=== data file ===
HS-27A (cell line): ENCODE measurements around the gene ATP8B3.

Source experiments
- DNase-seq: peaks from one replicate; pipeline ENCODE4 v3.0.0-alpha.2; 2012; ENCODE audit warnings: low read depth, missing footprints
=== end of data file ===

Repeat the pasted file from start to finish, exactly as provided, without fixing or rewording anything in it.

HS-27A (cell line): ENCODE measurements around the gene ATP8B3.

Source experiments
- DNase-seq: peaks from one replicate; pipeline ENCODE4 v3.0.0-alpha.2; 2012; ENCODE audit warnings: low read depth, missing footprints